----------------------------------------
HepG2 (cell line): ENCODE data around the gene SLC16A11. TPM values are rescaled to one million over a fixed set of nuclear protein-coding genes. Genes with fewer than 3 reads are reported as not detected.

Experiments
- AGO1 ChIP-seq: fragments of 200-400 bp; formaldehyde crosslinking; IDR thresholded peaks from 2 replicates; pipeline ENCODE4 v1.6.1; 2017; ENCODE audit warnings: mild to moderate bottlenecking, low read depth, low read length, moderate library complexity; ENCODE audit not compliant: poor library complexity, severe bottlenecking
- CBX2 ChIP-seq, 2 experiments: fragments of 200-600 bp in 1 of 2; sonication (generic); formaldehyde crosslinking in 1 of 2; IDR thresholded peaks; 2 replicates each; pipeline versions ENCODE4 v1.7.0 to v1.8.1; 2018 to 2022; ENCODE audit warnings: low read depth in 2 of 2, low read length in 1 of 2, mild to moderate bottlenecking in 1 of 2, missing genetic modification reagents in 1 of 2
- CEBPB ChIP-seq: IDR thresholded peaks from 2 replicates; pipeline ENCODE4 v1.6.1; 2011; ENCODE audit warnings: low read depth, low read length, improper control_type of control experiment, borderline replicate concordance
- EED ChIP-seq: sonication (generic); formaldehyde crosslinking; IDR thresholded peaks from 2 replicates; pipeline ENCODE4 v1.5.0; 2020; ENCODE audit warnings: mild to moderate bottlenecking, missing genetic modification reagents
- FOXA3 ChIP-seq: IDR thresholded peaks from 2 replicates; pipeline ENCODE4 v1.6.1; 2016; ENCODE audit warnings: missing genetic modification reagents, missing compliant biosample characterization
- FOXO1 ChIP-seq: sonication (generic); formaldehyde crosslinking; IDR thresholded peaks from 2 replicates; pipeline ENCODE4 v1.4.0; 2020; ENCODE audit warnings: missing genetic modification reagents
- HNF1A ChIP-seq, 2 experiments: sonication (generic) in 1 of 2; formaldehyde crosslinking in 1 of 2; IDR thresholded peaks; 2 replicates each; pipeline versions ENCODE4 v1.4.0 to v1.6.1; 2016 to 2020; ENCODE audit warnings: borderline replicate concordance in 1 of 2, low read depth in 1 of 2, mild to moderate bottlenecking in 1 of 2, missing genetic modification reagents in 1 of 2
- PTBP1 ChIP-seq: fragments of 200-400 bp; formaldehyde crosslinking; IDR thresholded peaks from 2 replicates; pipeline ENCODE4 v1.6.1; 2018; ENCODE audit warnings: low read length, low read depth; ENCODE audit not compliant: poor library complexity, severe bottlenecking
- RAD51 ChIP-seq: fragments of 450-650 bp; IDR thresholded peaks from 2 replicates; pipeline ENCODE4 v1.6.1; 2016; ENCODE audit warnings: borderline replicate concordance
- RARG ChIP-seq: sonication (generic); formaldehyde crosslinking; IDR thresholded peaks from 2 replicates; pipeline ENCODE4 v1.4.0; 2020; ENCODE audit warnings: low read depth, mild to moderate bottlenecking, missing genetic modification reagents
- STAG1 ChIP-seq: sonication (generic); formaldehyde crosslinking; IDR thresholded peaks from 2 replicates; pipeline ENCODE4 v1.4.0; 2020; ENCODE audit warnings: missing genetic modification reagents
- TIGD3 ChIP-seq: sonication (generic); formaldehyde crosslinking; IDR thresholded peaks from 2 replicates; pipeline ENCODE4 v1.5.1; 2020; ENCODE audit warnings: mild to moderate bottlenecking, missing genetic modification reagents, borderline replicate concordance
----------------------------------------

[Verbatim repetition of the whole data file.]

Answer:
HepG2 (cell line): ENCODE data around the gene SLC16A11. TPM values are rescaled to one million over a fixed set of nuclear protein-coding genes. Genes with fewer than 3 reads are reported as not detected.

Experiments
- AGO1 ChIP-seq: fragments of 200-400 bp; formaldehyde crosslinking; IDR thresholded peaks from 2 replicates; pipeline ENCODE4 v1.6.1; 2017; ENCODE audit warnings: mild to moderate bottlenecking, low read depth, low read length, moderate library complexity; ENCODE audit not compliant: poor library complexity, severe bottlenecking
- CBX2 ChIP-seq, 2 experiments: fragments of 200-600 bp in 1 of 2; sonication (generic); formaldehyde crosslinking in 1 of 2; IDR thresholded peaks; 2 replicates each; pipeline versions ENCODE4 v1.7.0 to v1.8.1; 2018 to 2022; ENCODE audit warnings: low read depth in 2 of 2, low read length in 1 of 2, mild to moderate bottlenecking in 1 of 2, missing genetic modification reagents in 1 of 2
- CEBPB ChIP-seq: IDR thresholded peaks from 2 replicates; pipeline ENCODE4 v1.6.1; 2011; ENCODE audit warnings: low read depth, low read length, improper control_type of control experiment, borderline replicate concordance
- EED ChIP-seq: sonication (generic); formaldehyde crosslinking; IDR thresholded peaks from 2 replicates; pipeline ENCODE4 v1.5.0; 2020; ENCODE audit warnings: mild to moderate bottlenecking, missing genetic modification reagents
- FOXA3 ChIP-seq: IDR thresholded peaks from 2 replicates; pipeline ENCODE4 v1.6.1; 2016; ENCODE audit warnings: missing genetic modification reagents, missing compliant biosample characterization
- FOXO1 ChIP-seq: sonication (generic); formaldehyde crosslinking; IDR thresholded peaks from 2 replicates; pipeline ENCODE4 v1.4.0; 2020; ENCODE audit warnings: missing genetic modification reagents
- HNF1A ChIP-seq, 2 experiments: sonication (generic) in 1 of 2; formaldehyde crosslinking in 1 of 2; IDR thresholded peaks; 2 replicates each; pipeline versions ENCODE4 v1.4.0 to v1.6.1; 2016 to 2020; ENCODE audit warnings: borderline replicate concordance in 1 of 2, low read depth in 1 of 2, mild to moderate bottlenecking in 1 of 2, missing genetic modification reagents in 1 of 2
- PTBP1 ChIP-seq: fragments of 200-400 bp; formaldehyde crosslinking; IDR thresholded peaks from 2 replicates; pipeline ENCODE4 v1.6.1; 2018; ENCODE audit warnings: low read length, low read depth; ENCODE audit not compliant: poor library complexity, severe bottlenecking
- RAD51 ChIP-seq: fragments of 450-650 bp; IDR thresholded peaks from 2 replicates; pipeline ENCODE4 v1.6.1; 2016; ENCODE audit warnings: borderline replicate concordance
- RARG ChIP-seq: sonication (generic); formaldehyde crosslinking; IDR thresholded peaks from 2 replicates; pipeline ENCODE4 v1.4.0; 2020; ENCODE audit warnings: low read depth, mild to moderate bottlenecking, missing genetic modification reagents
- STAG1 ChIP-seq: sonication (generic); formaldehyde crosslinking; IDR thresholded peaks from 2 replicates; pipeline ENCODE4 v1.4.0; 2020; ENCODE audit warnings: missing genetic modification reagents
- TIGD3 ChIP-seq: sonication (generic); formaldehyde crosslinking; IDR thresholded peaks from 2 replicates; pipeline ENCODE4 v1.5.1; 2020; ENCODE audit warnings: mild to moderate bottlenecking, missing genetic modification reagents, borderline replicate concordance